In a preferred embodiment of the device according to the invention the containers and the magnets are placed in intervening array geometries. This layout allows the use of the method of the invention to give a high throughput format.
An embodiment wherein the containers and the magnets are placed in intervening array geometries is illustrated in FIG. 2. The vessels (e.g. Eppendorf cups, PCR containers or micro-titer plate strips) are placed in an array geometry with the magnets fixed to a second array that translates with respect to the vessels.
In this way a large series of samples is processed simultaneously. Addition and aspiration of liquids may be by hand or by an automated multi-tip dispenser instrument as know in the art.
The method of the invention may also be used with a closed system. That is, a system wherein the liquid, for example, is not contained in a vessel, but in a tube. Thus, with containers, as used with the method of the invention, not only containers used in batch wise processes are meant but also containers used in closed systems, such as tubes and the like. Such an alternative embodiment of a device according to the invention illustrated in FIG. 3. The particles and liquid are not contained in a vessel but in a tube, allowing processing the particles in a closed system.
Depending on the exact intended use of a device of the present invention several modifications and variations on the above-described theme are possible. For example, the shape of the container may be modified and further modifications as to the location of the magnets with respect to said containers can be made as well.
A device according to the present invention is especially suitable for use with methods for the purification of, for example, nucleic acid from biological starting material.
For a specific purpose the device can be further modified to match the intended use.
The adjustments may result in better ways for separating the particles from the liquid. The device may also be adjusted in such a way that it can be used with different sample fluid volumes.
In a preferred embodiment according to the invention the magnets can not only be moved with respect to the position of the containers but can also be moved in a direction along the walls of the containers (which would be vertical, when the containers are in an upright position).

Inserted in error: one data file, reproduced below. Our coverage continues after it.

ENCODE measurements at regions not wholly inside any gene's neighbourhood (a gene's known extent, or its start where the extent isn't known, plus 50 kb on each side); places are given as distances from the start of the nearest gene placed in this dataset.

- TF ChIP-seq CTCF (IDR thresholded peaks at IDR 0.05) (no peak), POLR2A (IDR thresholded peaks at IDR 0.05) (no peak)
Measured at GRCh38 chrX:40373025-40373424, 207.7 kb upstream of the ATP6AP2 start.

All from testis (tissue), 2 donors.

In this way, the position of the magnets can be adjusted according to the volume of the fluid in the containers. Thus, when there is only a very small fluid volume to be mixed with the particles the magnet with be in a position that is lower than the position it will have when there is a larger volume of fluid in the same container.
The fact that the magnets can be moved in a vertical direction has the additional advantage that the magnets can now also be used to draw the particles to the lower part of the container, even when a bigger fluid volume is used. Thus, this allows the removal of a large part of the fluid volume, for example by a pipettor, while the magnet holds down the particles.
Optionally, the magnets, when they can be moved in a vertical direction along the walls of the containers, can also be used to draw the particles alongside the wall of the container till a position above the surface of the fluid. In that way the particles can be separated from the fluid and the remaining fluid may be removed from the container or, for example, be replaced by another fluid after which the particles may be drawn down below the liquid level and mixed with the new fluid using the magnets.
It is evident that the design of the device allows many variations in the methods of its use and all fall within the scope of the invention.
The use of the movement of the magnets in a vertical direction is illustrated in FIG. 4.
To allow the use of the device with a procedure involving the subsequent treatment of the particles with several liquids in different volumes and achieve an efficient mixing and separation of the particles with/from the respective fluids, adjustments can be made to the containers as well.
If a large container is used with a very small fluid volume the problem may arise that the particles can no longer be contacted with the fluid, simply because the fluid volume is more or less spread out over the bottom of the container and doesn't even cover the particles.
Thus, containers can be devised that can be used with different liquid volumes and still allow efficient mixing of the fluid volumes with the particles. Such containers and the use thereof are likewise part of the present invention.
To allow the use of fluids considerable different volume a container can be used that comprises a part that is suitable for containing small fluid samples, while this part is connected to a part that is suitable for containing large volume samples. An example of such a container is illustrated in FIG. 4.
The multi-purpose container as depicted in FIG. 4 is provided with a tip with a relatively small diameter suitable for containing small volume samples, while the part on top of the tip is suitable for containing larger volume samples.
As indicated in FIG. 4 this container is suitable for using the device with small and large fluid volumes and the height of the magnets with respect to the container can be adjusted accordingly.
Moreover, the tip allows the collection of the particles from a large volume sample by moving the magnets in the downward orientation. The major part of the liquid can then be removed from the container without accidentally removing any of the particles.